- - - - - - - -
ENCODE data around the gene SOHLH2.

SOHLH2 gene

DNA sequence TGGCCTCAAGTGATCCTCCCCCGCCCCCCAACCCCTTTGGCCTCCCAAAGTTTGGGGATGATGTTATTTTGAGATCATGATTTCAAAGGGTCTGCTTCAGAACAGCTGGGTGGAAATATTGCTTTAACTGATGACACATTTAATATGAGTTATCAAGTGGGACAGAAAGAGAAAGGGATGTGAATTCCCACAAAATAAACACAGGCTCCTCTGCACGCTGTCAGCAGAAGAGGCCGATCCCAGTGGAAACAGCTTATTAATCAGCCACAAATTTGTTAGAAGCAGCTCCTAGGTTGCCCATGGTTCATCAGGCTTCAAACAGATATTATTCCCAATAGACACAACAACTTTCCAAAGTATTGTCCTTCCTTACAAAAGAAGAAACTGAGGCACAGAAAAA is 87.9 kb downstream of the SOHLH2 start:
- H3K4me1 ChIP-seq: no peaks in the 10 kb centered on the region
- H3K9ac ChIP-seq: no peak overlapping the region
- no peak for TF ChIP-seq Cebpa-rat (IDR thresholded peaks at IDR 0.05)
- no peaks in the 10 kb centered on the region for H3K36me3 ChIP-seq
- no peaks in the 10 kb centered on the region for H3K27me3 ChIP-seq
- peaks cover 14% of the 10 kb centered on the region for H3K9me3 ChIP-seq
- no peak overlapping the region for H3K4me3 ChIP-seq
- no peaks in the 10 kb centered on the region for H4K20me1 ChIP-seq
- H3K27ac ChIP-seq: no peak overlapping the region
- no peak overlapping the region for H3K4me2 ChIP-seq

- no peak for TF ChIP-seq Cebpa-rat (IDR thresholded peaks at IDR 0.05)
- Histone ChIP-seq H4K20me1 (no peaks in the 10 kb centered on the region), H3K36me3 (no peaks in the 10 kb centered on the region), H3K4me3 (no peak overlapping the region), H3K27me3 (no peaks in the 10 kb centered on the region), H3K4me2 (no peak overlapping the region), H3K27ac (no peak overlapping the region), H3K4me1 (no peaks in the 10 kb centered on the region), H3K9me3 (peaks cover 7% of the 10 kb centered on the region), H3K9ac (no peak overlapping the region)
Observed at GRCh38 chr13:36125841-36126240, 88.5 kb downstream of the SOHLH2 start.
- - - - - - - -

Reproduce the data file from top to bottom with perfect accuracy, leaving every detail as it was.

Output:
ENCODE data around the gene SOHLH2.

SOHLH2 gene

DNA sequence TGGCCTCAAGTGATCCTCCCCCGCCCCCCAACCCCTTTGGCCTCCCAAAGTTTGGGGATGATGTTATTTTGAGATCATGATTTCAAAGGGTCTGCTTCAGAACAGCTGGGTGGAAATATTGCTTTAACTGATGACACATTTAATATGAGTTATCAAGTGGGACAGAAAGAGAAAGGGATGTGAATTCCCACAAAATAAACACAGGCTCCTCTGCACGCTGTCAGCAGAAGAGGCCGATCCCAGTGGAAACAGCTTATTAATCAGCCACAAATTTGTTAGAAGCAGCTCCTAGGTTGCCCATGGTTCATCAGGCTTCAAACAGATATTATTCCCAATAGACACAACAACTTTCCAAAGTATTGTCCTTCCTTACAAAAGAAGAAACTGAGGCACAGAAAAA is 87.9 kb downstream of the SOHLH2 start:
- H3K4me1 ChIP-seq: no peaks in the 10 kb centered on the region
- H3K9ac ChIP-seq: no peak overlapping the region
- no peak for TF ChIP-seq Cebpa-rat (IDR thresholded peaks at IDR 0.05)
- no peaks in the 10 kb centered on the region for H3K36me3 ChIP-seq
- no peaks in the 10 kb centered on the region for H3K27me3 ChIP-seq
- peaks cover 14% of the 10 kb centered on the region for H3K9me3 ChIP-seq
- no peak overlapping the region for H3K4me3 ChIP-seq
- no peaks in the 10 kb centered on the region for H4K20me1 ChIP-seq
- H3K27ac ChIP-seq: no peak overlapping the region
- no peak overlapping the region for H3K4me2 ChIP-seq

- no peak for TF ChIP-seq Cebpa-rat (IDR thresholded peaks at IDR 0.05)
- Histone ChIP-seq H4K20me1 (no peaks in the 10 kb centered on the region), H3K36me3 (no peaks in the 10 kb centered on the region), H3K4me3 (no peak overlapping the region), H3K27me3 (no peaks in the 10 kb centered on the region), H3K4me2 (no peak overlapping the region), H3K27ac (no peak overlapping the region), H3K4me1 (no peaks in the 10 kb centered on the region), H3K9me3 (peaks cover 7% of the 10 kb centered on the region), H3K9ac (no peak overlapping the region)
Observed at GRCh38 chr13:36125841-36126240, 88.5 kb downstream of the SOHLH2 start.